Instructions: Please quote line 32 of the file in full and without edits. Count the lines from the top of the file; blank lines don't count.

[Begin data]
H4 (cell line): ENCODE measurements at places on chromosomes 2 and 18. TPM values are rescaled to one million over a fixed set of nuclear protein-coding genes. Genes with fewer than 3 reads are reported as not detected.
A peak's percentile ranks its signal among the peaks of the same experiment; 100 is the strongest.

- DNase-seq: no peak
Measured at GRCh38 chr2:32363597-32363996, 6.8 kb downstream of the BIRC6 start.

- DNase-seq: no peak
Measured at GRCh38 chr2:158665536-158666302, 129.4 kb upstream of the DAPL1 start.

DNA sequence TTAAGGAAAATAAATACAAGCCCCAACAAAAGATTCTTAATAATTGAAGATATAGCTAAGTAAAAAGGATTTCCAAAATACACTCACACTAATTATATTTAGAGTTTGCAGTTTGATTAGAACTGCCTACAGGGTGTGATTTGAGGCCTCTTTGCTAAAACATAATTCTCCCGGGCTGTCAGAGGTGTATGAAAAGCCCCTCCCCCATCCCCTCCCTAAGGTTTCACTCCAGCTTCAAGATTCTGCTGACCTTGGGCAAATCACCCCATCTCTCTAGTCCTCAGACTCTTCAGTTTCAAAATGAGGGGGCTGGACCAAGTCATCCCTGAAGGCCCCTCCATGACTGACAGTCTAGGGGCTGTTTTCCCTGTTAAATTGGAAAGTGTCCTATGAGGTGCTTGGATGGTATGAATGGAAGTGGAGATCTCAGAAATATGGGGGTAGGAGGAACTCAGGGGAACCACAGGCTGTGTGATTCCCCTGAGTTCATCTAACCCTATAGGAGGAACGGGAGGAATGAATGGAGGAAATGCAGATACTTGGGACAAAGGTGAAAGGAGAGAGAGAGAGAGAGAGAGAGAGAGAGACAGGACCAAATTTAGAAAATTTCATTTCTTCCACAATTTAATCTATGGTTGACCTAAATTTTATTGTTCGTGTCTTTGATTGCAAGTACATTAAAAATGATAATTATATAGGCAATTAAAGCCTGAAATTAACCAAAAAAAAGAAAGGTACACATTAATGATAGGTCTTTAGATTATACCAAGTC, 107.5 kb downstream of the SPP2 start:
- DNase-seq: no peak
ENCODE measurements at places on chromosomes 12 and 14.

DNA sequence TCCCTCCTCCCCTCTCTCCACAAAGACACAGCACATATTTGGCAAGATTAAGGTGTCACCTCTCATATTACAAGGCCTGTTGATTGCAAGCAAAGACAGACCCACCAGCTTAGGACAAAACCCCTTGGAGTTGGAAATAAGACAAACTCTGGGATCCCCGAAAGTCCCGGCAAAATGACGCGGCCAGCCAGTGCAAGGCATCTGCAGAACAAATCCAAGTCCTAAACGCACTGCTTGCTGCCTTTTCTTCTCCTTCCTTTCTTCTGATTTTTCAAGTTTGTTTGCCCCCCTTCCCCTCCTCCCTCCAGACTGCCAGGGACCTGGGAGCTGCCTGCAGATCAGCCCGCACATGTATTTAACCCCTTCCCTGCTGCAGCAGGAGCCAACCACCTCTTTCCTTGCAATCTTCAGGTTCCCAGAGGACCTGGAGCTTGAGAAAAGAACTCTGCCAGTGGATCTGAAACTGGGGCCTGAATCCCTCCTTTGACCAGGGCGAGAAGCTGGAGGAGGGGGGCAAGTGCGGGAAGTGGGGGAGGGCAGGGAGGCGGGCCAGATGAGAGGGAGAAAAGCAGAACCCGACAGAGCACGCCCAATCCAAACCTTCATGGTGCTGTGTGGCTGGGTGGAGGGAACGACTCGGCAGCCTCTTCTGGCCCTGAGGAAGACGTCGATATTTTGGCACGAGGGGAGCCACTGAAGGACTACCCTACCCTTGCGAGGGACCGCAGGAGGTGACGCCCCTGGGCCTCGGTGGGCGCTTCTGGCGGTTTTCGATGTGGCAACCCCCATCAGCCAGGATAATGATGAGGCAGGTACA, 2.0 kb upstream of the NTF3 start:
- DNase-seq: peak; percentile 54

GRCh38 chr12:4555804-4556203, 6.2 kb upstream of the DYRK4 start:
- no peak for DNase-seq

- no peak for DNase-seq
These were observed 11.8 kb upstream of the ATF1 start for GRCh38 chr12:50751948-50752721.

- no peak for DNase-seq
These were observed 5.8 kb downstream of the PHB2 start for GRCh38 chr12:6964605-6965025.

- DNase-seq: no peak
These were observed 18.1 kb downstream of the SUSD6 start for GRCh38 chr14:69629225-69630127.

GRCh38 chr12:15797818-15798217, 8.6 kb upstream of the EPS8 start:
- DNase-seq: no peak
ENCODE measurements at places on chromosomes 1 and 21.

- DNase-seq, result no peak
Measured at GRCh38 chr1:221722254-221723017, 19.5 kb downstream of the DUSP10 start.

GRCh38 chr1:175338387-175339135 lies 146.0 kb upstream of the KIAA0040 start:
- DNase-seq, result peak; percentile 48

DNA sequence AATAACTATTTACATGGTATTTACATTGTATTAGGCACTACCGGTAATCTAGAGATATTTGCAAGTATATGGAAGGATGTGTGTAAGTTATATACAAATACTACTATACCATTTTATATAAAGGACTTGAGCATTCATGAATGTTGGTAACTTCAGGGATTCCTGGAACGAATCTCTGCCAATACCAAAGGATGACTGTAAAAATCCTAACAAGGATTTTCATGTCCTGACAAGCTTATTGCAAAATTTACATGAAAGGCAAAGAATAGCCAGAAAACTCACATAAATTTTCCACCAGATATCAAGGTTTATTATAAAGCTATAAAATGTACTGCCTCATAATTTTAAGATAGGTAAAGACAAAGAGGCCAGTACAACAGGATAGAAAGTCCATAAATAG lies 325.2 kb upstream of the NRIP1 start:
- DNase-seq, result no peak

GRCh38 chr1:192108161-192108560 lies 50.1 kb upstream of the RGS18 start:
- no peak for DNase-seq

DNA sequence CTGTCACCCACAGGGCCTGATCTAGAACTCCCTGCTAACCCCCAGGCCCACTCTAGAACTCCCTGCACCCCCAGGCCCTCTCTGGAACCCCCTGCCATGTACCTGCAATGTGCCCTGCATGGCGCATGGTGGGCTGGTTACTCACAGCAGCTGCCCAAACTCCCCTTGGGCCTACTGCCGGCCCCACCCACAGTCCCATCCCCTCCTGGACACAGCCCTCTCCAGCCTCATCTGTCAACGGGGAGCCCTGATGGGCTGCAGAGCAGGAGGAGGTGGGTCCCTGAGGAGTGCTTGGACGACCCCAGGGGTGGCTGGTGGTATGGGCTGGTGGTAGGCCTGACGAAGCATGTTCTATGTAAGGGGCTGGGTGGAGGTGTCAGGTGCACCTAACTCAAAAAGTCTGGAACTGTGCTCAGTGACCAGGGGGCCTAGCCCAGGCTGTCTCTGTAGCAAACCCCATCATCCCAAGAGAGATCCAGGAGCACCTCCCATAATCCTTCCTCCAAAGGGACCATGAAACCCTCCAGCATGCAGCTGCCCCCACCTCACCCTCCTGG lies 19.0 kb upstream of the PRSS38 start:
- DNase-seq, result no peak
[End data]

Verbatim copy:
- DNase-seq, result no peak